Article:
Michela heads the Global Computing Lab (GCLab), which focuses on high performance computing (HPC) and its application to the sciences.
Her research interests include software applications and their advanced programmability in heterogeneous computing (i.e., multi-core platforms and GPUs); cloud computing and volunteer computing; and performance analysis, modeling and optimization of multi-scale applications.
NVIDIA: Michela, what is the mission of the Global Computing Lab at the University of Delaware?
Michela: We are engaged in the design and testing of efficient computational algorithms and adaptive scheduling policies for scientific computing on GPUs, the Cloud, and Volunteer Computing.
Interdisciplinary research with scientists and engineers in fields such as chemistry and chemical engineering, pharmaceutical sciences, seismology, and mathematics is at the core of our activities and philosophy.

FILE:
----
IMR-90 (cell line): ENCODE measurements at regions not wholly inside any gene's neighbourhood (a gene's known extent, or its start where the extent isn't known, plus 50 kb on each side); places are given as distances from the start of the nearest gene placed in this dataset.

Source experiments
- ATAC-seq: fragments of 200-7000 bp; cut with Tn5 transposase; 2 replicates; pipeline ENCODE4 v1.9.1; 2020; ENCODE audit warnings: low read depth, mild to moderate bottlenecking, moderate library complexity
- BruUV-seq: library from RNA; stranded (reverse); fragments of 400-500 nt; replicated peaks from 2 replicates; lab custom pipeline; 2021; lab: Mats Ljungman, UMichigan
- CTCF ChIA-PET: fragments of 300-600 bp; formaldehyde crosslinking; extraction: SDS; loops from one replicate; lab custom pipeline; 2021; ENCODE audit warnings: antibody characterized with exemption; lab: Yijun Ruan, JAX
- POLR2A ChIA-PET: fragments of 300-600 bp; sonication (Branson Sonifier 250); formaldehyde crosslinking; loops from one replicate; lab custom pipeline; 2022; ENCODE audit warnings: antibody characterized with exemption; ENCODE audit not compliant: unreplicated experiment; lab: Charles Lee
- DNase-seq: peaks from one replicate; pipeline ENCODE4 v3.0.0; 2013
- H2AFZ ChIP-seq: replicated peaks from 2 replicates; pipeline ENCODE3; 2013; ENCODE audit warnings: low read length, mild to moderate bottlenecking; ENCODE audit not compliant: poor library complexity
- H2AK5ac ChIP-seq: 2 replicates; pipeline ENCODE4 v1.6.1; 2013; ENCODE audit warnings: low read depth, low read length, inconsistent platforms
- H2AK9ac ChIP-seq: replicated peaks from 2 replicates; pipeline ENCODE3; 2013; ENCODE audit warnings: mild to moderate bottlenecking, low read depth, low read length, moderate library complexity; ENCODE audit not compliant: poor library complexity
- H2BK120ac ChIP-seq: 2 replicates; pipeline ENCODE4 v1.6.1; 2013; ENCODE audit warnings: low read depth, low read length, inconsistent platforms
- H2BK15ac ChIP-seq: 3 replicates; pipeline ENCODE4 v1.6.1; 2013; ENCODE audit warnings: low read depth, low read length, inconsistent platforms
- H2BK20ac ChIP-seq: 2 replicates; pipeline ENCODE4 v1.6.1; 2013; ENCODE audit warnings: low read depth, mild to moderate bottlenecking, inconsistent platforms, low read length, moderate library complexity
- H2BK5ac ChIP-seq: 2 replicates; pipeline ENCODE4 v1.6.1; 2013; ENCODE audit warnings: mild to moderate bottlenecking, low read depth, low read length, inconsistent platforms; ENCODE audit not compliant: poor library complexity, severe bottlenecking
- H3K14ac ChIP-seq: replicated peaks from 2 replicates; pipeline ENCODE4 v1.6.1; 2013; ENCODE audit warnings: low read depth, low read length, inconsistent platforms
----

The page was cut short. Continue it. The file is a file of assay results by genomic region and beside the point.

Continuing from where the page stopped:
NVIDIA: Tell us about your work with GPUs.
Michela: My team’s work is all about rethinking application algorithms to fit on the GPU architecture in order to get the most out of its computing power, while preserving the scientific accuracy of the simulations. This has resulted in many exciting achievements!
NVIDIA: Can you provide an example?
Michela: My group and I were the first to propose a completely-on-GPU PME (Particle Mesh Ewald) code for MD (molecular dynamics) simulations. We achieved that goal by changing the traditional way researchers algorithmically look at charges in long-range electrostatics and their interactions.
With our code empowered with the PME components, we could move the traditional scale for studying membranes like DMPC lipid bilayers from membranes on the order of 72 lipid molecules (17,004 atoms) to 16-times larger membranes of 1,152 lipid molecules (27,3936 atoms) in explicit solvent [see Figure 1].